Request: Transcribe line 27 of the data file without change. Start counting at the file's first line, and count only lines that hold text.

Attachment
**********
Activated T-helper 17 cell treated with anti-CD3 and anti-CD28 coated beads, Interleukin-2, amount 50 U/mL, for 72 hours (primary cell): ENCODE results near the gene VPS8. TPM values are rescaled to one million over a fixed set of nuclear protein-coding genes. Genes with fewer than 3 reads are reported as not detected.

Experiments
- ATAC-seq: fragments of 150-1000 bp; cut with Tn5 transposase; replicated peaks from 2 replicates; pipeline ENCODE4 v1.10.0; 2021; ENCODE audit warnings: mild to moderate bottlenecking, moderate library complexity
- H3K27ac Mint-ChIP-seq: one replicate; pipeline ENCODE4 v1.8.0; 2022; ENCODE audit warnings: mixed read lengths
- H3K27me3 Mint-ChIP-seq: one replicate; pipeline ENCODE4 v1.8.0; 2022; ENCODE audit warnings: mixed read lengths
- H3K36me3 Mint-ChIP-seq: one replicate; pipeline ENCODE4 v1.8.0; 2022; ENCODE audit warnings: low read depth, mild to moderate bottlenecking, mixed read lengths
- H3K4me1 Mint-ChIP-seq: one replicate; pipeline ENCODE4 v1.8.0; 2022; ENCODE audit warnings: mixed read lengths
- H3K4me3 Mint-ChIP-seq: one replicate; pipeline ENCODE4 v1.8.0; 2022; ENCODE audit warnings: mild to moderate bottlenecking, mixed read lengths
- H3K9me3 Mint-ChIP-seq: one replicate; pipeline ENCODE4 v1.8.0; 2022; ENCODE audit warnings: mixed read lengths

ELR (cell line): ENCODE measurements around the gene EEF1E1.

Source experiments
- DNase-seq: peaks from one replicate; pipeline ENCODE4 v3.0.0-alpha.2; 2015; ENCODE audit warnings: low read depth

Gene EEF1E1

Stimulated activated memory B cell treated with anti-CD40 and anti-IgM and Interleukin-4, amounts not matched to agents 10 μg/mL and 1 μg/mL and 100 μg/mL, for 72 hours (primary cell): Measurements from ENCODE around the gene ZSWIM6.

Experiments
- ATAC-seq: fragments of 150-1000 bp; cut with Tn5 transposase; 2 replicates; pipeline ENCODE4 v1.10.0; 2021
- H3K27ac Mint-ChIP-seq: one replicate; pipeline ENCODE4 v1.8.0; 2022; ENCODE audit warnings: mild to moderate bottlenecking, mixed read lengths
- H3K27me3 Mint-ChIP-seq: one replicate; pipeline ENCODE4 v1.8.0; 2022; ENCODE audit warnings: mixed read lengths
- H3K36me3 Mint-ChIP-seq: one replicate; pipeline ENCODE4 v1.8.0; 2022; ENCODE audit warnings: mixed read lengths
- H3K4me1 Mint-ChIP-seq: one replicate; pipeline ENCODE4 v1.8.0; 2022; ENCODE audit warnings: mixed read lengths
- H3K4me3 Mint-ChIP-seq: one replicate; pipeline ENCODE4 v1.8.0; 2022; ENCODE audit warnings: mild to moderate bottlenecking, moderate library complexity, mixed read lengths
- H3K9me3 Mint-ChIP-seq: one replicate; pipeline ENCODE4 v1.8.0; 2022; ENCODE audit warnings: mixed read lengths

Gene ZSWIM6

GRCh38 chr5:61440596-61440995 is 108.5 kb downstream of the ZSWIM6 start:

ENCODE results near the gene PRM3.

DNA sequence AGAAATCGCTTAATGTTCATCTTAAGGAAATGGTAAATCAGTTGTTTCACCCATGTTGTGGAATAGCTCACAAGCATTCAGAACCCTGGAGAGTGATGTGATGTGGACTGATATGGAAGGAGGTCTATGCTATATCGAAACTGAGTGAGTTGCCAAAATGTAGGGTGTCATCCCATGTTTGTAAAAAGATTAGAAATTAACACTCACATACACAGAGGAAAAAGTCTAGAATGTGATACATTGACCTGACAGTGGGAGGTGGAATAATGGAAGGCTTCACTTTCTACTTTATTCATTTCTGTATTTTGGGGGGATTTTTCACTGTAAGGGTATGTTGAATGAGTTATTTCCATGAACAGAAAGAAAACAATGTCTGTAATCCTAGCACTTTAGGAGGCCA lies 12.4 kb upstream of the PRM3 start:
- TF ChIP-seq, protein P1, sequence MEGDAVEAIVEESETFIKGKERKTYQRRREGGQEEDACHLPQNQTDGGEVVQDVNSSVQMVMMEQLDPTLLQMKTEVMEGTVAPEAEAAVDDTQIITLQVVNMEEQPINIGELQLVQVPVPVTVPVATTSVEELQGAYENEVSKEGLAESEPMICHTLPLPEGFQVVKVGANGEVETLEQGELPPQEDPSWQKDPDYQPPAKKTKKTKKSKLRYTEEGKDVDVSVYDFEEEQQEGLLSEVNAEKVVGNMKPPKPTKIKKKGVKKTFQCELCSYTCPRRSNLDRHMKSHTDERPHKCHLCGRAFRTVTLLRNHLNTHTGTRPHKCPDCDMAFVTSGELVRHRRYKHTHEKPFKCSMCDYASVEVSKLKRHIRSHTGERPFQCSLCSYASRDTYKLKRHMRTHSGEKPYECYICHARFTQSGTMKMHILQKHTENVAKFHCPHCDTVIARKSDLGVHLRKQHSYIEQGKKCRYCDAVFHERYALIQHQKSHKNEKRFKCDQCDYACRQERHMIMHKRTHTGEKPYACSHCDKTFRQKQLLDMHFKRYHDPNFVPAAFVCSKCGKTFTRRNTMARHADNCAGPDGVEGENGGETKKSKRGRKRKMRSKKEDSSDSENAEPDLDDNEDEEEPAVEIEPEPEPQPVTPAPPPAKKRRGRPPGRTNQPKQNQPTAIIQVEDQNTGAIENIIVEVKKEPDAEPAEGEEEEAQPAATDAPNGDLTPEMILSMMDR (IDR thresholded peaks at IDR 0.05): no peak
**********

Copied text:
- TF ChIP-seq, protein P1, sequence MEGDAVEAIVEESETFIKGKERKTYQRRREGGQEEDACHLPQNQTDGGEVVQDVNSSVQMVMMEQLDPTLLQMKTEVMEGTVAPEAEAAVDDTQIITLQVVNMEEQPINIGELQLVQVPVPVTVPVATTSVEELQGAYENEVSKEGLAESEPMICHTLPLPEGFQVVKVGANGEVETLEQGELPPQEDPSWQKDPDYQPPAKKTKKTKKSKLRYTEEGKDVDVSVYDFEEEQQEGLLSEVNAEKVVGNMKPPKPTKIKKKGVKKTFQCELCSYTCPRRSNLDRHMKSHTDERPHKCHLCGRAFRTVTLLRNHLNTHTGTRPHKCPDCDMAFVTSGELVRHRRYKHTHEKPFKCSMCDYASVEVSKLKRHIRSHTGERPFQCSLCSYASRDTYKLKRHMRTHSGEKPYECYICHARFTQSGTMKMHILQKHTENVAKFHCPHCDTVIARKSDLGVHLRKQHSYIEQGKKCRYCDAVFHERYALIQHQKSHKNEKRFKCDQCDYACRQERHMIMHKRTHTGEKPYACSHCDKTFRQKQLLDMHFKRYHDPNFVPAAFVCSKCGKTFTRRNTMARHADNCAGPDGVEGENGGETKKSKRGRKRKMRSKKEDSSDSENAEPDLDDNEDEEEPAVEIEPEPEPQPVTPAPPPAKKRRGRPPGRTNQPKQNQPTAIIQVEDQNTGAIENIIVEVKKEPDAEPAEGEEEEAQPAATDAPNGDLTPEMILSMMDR (IDR thresholded peaks at IDR 0.05): no peak